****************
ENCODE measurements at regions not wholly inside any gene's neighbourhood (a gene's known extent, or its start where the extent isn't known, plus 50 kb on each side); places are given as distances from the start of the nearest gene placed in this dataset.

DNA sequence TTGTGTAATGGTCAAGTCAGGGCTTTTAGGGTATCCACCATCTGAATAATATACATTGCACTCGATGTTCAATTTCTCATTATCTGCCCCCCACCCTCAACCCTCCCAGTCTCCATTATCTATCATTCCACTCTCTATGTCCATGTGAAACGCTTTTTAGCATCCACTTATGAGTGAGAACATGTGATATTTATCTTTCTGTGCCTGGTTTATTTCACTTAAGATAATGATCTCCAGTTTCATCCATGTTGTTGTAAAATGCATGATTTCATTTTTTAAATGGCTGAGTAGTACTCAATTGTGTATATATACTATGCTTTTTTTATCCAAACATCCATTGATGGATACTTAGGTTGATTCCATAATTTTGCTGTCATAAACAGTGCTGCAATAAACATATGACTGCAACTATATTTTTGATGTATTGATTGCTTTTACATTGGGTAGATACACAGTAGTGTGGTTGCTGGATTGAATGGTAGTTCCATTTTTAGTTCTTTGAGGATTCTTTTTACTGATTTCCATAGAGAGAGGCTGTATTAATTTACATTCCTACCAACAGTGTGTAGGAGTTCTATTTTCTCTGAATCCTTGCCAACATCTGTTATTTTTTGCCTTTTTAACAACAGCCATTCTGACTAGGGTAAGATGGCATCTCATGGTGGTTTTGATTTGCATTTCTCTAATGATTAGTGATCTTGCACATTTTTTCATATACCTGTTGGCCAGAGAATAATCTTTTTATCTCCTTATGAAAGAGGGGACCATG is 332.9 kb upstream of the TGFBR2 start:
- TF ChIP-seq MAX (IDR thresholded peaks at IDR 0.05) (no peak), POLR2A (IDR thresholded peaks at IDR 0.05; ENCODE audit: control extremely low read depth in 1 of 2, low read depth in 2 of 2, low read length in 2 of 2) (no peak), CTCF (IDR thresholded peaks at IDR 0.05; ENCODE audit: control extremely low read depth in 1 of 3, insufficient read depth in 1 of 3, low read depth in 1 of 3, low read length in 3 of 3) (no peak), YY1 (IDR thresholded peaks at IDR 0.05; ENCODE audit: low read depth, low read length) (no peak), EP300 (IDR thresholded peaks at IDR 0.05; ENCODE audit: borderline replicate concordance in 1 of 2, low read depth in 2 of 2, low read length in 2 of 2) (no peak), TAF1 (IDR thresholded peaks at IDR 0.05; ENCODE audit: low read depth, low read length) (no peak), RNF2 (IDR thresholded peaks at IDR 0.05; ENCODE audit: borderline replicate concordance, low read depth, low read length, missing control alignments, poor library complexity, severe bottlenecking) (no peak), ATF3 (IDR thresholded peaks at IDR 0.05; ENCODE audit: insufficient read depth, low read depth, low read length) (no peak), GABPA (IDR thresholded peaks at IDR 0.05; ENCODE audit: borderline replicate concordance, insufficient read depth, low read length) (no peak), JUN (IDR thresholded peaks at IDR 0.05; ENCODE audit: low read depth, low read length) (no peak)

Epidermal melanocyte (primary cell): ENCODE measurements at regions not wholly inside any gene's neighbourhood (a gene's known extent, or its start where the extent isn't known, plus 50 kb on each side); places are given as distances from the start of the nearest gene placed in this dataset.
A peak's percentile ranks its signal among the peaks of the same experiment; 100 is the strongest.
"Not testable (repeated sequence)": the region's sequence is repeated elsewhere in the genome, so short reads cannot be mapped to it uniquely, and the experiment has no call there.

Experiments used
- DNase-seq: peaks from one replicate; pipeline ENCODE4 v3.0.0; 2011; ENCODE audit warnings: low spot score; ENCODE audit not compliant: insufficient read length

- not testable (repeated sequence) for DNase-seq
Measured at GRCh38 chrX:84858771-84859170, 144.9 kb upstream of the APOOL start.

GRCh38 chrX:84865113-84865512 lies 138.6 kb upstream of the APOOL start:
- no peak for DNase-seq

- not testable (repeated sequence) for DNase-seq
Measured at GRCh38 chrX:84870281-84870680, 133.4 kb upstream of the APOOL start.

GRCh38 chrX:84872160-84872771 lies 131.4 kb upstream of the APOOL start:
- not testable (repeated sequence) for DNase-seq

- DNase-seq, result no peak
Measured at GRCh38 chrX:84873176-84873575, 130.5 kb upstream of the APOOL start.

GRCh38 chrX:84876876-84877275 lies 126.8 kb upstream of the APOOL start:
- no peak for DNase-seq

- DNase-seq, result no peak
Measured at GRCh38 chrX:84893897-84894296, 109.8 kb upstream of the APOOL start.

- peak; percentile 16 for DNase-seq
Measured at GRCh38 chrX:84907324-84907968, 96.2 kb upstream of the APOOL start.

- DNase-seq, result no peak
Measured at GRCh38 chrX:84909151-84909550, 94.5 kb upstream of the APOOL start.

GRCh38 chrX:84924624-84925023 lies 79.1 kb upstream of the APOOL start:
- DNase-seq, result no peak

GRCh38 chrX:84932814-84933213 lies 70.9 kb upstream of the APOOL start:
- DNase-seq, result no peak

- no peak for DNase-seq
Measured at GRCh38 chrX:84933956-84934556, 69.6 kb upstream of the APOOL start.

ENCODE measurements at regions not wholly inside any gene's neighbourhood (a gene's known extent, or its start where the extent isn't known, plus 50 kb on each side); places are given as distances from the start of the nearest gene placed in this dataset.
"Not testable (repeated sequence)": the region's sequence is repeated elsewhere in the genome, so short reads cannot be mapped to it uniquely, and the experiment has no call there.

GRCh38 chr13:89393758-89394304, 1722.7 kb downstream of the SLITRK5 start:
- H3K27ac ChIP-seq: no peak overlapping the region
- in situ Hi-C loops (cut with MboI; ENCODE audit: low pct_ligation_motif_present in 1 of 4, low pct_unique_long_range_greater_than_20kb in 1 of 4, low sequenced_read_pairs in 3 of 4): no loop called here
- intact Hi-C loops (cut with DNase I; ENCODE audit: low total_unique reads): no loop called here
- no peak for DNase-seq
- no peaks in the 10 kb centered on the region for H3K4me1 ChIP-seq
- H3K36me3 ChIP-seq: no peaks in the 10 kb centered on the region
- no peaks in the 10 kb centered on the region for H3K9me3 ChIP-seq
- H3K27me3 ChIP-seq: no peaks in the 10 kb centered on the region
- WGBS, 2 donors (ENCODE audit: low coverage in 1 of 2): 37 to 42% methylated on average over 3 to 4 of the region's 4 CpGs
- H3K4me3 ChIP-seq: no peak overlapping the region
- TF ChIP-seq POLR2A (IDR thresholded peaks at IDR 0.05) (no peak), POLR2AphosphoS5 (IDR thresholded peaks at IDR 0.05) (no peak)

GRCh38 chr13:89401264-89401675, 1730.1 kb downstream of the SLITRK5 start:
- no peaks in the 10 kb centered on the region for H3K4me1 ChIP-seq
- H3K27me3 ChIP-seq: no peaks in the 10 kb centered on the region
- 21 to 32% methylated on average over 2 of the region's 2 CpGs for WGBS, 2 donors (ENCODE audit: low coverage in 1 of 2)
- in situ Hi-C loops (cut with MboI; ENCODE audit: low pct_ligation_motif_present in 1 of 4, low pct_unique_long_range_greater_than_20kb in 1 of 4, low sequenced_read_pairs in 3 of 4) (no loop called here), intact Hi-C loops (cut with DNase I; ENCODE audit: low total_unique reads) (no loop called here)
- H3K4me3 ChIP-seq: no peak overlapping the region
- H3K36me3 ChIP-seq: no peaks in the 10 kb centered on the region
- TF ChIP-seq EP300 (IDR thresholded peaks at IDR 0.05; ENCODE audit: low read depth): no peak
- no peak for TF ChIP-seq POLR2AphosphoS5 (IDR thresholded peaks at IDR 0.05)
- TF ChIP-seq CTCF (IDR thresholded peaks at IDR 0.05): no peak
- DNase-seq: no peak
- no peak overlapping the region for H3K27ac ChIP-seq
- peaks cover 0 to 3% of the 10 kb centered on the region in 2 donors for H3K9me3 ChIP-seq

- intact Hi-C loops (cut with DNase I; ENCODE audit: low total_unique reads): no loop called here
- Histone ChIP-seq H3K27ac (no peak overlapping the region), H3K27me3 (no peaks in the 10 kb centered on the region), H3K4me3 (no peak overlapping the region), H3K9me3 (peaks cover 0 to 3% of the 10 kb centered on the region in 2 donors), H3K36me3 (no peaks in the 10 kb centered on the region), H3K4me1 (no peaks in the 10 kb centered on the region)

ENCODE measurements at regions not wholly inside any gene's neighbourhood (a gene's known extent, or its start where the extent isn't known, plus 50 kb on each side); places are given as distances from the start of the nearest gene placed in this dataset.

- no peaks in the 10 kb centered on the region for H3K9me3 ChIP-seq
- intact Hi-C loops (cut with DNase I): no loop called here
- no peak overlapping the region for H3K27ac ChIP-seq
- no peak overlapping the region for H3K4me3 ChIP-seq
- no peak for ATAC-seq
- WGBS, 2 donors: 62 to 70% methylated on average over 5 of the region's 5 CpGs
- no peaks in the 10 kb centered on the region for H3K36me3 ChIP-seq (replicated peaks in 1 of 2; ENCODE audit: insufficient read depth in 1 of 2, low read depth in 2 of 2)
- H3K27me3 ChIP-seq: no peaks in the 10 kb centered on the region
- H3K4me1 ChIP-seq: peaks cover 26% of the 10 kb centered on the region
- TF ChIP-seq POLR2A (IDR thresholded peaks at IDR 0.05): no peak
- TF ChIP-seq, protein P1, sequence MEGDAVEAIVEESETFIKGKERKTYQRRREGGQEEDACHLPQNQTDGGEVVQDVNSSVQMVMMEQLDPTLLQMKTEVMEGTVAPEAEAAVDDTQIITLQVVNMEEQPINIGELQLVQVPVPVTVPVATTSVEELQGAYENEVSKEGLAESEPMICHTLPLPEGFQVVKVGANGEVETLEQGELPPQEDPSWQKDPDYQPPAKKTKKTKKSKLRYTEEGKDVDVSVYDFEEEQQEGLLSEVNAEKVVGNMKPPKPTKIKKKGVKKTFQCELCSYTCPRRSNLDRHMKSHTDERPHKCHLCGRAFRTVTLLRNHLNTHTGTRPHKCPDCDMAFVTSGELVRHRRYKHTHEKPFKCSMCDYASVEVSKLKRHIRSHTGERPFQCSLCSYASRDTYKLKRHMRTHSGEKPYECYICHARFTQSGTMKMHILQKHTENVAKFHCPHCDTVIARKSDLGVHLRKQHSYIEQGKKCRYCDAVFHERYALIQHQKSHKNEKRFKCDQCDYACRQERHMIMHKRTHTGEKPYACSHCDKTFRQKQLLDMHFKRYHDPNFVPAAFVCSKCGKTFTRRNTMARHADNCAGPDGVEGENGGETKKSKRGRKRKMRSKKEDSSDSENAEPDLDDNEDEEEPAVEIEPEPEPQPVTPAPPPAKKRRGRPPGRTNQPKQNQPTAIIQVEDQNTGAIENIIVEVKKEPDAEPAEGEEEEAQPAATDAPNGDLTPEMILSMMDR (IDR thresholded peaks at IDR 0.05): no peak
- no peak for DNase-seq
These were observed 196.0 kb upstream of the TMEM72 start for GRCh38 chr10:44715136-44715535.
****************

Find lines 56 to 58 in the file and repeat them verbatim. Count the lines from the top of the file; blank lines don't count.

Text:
- TF ChIP-seq CTCF (IDR thresholded peaks at IDR 0.05): no peak
- DNase-seq: no peak
- no peak overlapping the region for H3K27ac ChIP-seq